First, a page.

Admire the Archaic elegance of The Moschophoros, a 6th-century BCE sculpture portraying a youth carrying a calf. This masterpiece, attributed to the artist Antenor, captivates with its exquisite detailing.

The Caryatids

Marvel at the iconic Caryatids, six draped female figures serving as architectural supports in the Erechtheion. Crafted by the sculptor Kallimachos, these 5th-century BCE marvels symbolise grace and strength.

The Parthenon marble sculptures

Explore the Parthenon Gallery and marvel at the collection of classical marble sculptures by Phidias and his assistants. Dating back to 447-432 BCE, these masterpieces depict Greek mythology with unparalleled artistry.

The Temple of Athena Nike frieze

Discover the intricate frieze from the Temple of Athena Nike, a masterpiece by the architect Callicrates. Dating to the 5th century BCE, this frieze depicts mythological scenes, adding depth to the temple’s historical significance.

Ramp of the Sanctuary of Artemis Brauronia

Journey through the Sanctuary of Artemis Brauronia and encounter the Ramp’s extraordinary sculptures. Carved in the 5th century BCE, these artefacts offer insights into ancient Greek religious practices and artistic expressions of devotion.

Portrait of Emperor Augustus

In the Roman Period section, admire the portrait of Emperor Augustus. Crafted in the 1st century BCE, this lifelike representation highlights the influence of Roman aesthetics during the transition from the Hellenistic era.

The Artemis of the Sanctuary

Explore the Sanctuary of Artemis and encounter the serene Artemis of the Sanctuary. Dating to the 2nd century BCE, this sculpture captures the divine essence of Artemis, the Greek goddess of the hunt.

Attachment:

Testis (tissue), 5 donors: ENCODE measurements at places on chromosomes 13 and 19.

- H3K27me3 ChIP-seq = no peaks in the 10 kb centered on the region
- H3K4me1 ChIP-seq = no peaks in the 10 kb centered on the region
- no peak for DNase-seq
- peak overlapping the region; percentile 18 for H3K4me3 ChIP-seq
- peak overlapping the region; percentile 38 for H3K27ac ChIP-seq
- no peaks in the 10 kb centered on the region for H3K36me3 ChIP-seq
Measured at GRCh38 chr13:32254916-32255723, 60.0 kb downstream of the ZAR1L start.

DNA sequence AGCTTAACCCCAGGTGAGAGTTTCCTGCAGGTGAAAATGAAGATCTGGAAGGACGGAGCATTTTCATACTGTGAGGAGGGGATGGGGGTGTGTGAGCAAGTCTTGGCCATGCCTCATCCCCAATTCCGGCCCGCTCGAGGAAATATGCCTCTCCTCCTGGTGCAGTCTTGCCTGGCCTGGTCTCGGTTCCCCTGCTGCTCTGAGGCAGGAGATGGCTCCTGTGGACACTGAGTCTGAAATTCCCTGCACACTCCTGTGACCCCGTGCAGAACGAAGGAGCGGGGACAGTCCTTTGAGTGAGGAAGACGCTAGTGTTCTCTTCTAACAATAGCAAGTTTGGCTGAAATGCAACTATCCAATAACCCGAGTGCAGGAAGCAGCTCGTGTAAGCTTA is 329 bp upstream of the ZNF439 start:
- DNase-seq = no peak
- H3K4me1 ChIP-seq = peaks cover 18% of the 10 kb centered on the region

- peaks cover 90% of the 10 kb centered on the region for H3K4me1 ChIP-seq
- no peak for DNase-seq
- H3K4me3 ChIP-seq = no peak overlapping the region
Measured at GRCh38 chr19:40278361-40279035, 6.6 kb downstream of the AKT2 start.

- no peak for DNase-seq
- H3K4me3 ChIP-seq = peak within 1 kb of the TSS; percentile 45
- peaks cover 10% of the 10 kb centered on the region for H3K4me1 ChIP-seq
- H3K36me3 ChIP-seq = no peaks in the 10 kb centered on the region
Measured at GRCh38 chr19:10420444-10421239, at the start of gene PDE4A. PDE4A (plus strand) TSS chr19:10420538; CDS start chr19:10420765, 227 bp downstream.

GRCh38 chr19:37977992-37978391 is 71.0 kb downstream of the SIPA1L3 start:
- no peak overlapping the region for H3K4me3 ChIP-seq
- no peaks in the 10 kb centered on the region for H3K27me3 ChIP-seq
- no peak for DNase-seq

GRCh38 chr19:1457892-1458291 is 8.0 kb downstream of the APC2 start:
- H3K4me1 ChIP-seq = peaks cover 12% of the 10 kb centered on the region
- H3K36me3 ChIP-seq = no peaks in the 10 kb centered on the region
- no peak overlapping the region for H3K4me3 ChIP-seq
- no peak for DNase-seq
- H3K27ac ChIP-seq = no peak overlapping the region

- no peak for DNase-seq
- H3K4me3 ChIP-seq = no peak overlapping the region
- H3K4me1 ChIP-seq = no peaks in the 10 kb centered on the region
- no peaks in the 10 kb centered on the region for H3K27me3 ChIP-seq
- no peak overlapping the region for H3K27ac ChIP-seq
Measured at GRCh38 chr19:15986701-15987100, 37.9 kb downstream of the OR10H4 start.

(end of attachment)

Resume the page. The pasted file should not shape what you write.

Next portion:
The Propylaia frieze

Witness the detailed frieze from the Propylaia, a testament to Greek architectural brilliance. Created by Mnesicles and Phidias in the 5th century BCE, this frieze narrates historical events with unparalleled artistic finesse.

The Nereid Monument frieze

Delve into the Hellenistic treasures with the Nereid Monument frieze. Dating back to the 2nd century BCE, this intricate artwork depicts mythological figures and maritime scenes, showcasing the grace of Hellenistic sculpture.

Gallery of the Slopes glass floor

Experience the modern marvel of the glass floor in the Gallery of the Slopes. This contemporary feature allows visitors to witness ongoing archaeological excavations beneath the museum, connecting the present with ancient history.

History of the Acropolis Museum

1865: The vision for a new museum near the Acropolis is conceived, addressing the need for a dedicated space to preserve and showcase the archaeological treasures of ancient Greece.

1976: An architectural competition is launched to design the new museum, signalling the importance of creating a world-class facility to house the significant artefacts from the Acropolis.

2001: Construction of the modern Acropolis Museum begins, incorporating advanced architectural concepts to provide an immersive experience for visitors and to meet international museum standards.

2007: The completion of the Acropolis Museum represents a milestone, symbolizing the culmination of efforts to create a contemporary space that harmonizes with the historical significance of its contents.

2009: On June 20, the Acropolis Museum officially opens its doors to the public, unveiling a state-of-the-art facility that not only preserves the legacy of ancient Greece but also enhances the global understanding of classical civilization.

Today: The Acropolis Museum continues to be a cultural hub, drawing visitors from around the world to witness its remarkable collection, providing a captivating journey through the history and artistry of one of the world’s most iconic archaeological sites.

Who built the Acropolis Museum?

Architects Bernard Tschumi and Michael Photiadis collaborated to design the Acropolis Museum, a modern architectural masterpiece that opened in 2009. Tschumi, renowned for his innovative approach, seamlessly integrated the contemporary structure with ancient history. Photiadis, with his expertise in museum design, played a pivotal role. The use of glass provides a visual connection to the historic surroundings. Tschumi and Photiadis’ collaborative effort ensures the Acropolis Museum serves as a fitting guardian for the rich cultural heritage it houses.